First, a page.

Canton Geneva

The area of the present canton and city of Geneva was already inhabited around 10 000 B.C. In the ninth century B.C., the water level of Lake Geneva rose 5 metres, and the inhabitants left the area. In the second century B.C., the Celtic tribe of Allobrogen inhabited the banks of the lake and the hill of the present city.

Roman period

In 121 BC, the Romans conquered this area and integrated it into Gallia transalpina, later Gallia Narbonensis (from Emperor Augustus from 20. B.C.).

In the pax romana, the vicus Genava (the Roman name) expanded more and more. The French name lac Léman for Lake Geneva derives from the Latin Lemanus.

Even then, the area was an important trade route, connecting Italy, eastern France and northern Europe.

Lake Geneva, the Rhone and other trade routes led to Aventicum (Avenches), Augusta Raurica (Augst), Nviodunum (Nyon) and Lousanne (Lausanne).


Christianity established itself in the third century. The first bishop is known in the fourth century. The first name dates from the year 400 (Bishop Isaac). The foundations of the first cathedral also date from this period (see also the archaeological site:

The first Burgundian kingdom

By the fifth century, Geneva was already an important episcopal city. During this period, the town was part of the first Burgundian kingdom (443-534). Its territory stretched from Avignon in the south to Langres in the north, the Rhine in the east and the Loire in the west.

Geneva fell under the area called Sapaudia (from which Savoy is derived), roughly the Haute-Savoie, the cantons of Geneva, Jura, Neuchâtel and northern parts of Vaud and Bern.

In 534, the Franks conquered this area. In 563, a great tsunami took place that also flooded Geneva. It resulted from 250 million cubic metres of rock from Mount Grammont (2 172 metres). The mountain is located in the Chablais in the east of Lake Geneva. (The Tauredunum catastrophe).

Merovingians, Carolingians, Holy Roman Empire

The kingdoms of the Merovingians (534-751) and the Carolingians ruled until 888. From 888 to 1032, the city of Geneva and the diocese of Geneva were part of the Second Burgundian Kingdom (888-1032). From 1032, the area belonged to the Holy Roman Empire. Geneva became a county during this period.

The count recognised the bishop’s secular power over the city in 1124 (Treaty of Seyssel). In 1162, Emperor Barbarossa (1122-1190) granted it Reichsunmittelbarkeit or the status of a free Reich city.


The Counts of Savoy captured the castle and city in 1250. However, the counts of Geneva continued to resist.


In 1477, the Duke of Savoy was expelled from Geneva with support from Bern and Fribourg. The city allied with these cantons. This alliance lasted until the French invasion in 1798.

Geneva adopted the other faith in the Reformation, and in 1533 the bishop disappeared from the city, and the diocese no longer existed. In 1536, Calvin (Jehan Cauvin, 1509-1564) appeared, and Geneva became the international capital of Calvinism with a Calvinist academy.

Until the French annexation in 1798, many military conflicts and (broken) peace treaties with Savoy existed. It was an internationally complicated complication involving the French king, the Spanish Habsburgs and the Confederation of 13 cantons.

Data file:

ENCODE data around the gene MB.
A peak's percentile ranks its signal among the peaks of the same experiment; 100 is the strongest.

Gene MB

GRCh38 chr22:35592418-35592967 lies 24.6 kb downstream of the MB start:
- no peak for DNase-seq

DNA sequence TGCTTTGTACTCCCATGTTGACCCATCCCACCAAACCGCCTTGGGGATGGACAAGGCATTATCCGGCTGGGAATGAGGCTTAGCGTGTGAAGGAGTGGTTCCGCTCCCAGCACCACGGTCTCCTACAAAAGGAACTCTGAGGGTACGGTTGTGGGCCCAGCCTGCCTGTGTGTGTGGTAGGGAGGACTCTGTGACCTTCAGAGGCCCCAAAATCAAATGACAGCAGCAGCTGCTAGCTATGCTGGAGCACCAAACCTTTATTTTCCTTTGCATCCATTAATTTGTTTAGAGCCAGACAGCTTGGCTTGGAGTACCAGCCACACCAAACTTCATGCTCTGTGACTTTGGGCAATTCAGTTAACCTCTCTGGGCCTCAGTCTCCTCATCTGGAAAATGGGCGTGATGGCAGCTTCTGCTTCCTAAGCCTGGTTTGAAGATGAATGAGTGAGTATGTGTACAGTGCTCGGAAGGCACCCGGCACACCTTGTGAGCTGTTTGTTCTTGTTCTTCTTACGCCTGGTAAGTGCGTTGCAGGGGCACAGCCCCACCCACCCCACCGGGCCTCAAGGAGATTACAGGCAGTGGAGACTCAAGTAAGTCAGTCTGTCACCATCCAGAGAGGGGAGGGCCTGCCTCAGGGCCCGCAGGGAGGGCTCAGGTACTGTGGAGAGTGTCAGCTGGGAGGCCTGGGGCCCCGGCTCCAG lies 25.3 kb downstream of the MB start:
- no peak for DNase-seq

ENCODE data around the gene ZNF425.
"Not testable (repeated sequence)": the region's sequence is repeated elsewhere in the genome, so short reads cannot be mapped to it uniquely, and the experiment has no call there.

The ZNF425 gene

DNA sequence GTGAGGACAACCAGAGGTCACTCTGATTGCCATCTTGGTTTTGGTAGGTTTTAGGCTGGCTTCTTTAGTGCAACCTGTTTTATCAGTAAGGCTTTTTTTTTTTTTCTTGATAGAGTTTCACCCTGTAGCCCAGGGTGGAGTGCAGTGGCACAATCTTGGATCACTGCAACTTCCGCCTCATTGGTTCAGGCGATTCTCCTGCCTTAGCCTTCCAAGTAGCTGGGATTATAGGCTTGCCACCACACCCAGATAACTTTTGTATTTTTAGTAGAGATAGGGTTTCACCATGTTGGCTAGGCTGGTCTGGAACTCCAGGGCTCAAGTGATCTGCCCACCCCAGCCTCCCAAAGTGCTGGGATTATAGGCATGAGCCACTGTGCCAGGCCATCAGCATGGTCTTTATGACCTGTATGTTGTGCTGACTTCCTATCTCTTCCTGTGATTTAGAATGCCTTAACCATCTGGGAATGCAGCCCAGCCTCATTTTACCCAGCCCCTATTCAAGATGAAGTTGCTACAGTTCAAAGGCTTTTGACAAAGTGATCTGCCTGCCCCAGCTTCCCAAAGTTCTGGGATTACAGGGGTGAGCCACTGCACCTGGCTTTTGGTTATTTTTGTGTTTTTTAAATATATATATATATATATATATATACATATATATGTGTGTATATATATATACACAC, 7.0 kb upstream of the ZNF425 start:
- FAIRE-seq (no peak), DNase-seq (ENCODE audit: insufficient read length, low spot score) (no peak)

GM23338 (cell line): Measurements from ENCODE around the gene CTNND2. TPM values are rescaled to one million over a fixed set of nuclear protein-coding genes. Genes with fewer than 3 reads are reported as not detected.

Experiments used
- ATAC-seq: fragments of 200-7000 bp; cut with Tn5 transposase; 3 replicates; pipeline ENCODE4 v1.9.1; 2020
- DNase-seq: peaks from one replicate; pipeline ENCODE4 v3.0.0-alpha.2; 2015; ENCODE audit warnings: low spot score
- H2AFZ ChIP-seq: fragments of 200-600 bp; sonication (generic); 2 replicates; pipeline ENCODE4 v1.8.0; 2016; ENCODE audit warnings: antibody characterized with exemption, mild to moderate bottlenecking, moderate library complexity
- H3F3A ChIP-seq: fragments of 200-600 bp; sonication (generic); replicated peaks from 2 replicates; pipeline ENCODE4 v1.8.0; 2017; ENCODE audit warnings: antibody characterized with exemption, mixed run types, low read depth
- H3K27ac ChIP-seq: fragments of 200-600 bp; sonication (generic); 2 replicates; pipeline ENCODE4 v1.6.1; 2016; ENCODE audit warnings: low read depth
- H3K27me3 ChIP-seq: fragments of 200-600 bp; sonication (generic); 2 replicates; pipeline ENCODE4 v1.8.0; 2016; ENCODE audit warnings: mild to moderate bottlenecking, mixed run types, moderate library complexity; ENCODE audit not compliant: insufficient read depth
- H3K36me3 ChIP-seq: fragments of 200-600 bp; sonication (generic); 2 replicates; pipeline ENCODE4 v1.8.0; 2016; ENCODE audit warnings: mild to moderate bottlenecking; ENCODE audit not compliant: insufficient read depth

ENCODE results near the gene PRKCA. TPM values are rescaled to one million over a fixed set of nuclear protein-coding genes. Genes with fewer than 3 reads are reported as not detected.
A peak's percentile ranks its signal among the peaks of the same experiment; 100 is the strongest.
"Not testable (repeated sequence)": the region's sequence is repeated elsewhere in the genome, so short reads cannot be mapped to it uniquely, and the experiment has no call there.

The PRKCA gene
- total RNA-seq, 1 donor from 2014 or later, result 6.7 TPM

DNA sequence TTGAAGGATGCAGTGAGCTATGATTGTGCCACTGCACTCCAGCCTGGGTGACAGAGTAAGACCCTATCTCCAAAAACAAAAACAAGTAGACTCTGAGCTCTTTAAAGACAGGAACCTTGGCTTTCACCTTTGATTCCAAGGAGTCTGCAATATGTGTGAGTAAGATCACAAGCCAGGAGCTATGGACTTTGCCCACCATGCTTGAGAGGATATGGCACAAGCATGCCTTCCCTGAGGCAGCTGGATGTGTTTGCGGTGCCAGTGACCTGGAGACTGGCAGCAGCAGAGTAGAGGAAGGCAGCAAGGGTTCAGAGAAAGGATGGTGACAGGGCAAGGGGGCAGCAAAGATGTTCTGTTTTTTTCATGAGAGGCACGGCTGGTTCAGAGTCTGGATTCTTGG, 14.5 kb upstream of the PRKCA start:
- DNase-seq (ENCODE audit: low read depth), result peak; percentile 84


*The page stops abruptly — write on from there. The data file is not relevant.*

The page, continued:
French period

Until the French annexation on 26 April 1798, Geneva enjoyed a period without armed (religious) conflict.

It is remarkable in seventeenth- and eighteenth-century Europe. The Eidgenossenschaft had other brief religious conflicts in 1656 and 1712 (the Villmergen wars).

From 26 April 1798 to 31 December 1813, Geneva was part of the French department of Léman. In 1815, the canton joined the Confederation and followed its history.

1814-1816 saw a period of negotiations between the canton of Geneva, the kingdom of Piedmont-Sardinia and France for affiliation with Confederation territory.

Between the Canton of Geneva and the Canton of Vaud was French territory. About 20 French villages were added to the canton of Geneva.


Although French-speaking Geneva was located in the far west of Switzerland and surrounded by French territory, it was never part of France, apart from 1798-1813. The citizens and Congress of Vienna chose to join the Confederation in 1815.

At the time of the dissolution of the kingdom of Piedmont-Sardinia (1720-1860), the Confederation wanted to annex the French regions of Chablais and Faucigny. Through the Treaty of Turin (24 March 1860) and a referendum (21 and 22 April 1860), this area became part of France in 1860.

The Flag

The elements of the flag are a crowned black half-eagle on a yellow background and a yellow key on a red background.

The eagle symbolises the bishop’s imperial power and refers to the eagle in the coat of arms of the Holy Roman Empire. The key is an attribute of the Apostle Saint Peter, patron saint of the Church of Geneva and the city’s cathedral.

The Geneva Revolution in December 1792 introduced three colours: red and yellow, separated by a black stripe. The new canton of Geneva confirmed the current flag in 1815.

Source: G. Andrey, La Suisse Romande. Une histoire à nulle autre pareille, Pontarlier, 2012; M. Caesar, Histoire de Genève. Tome I, Neuchâtel 2014); C. Barbier, P.-F. Schwarz, Atlas historique du pays de Genève, La Salévienne, 2014).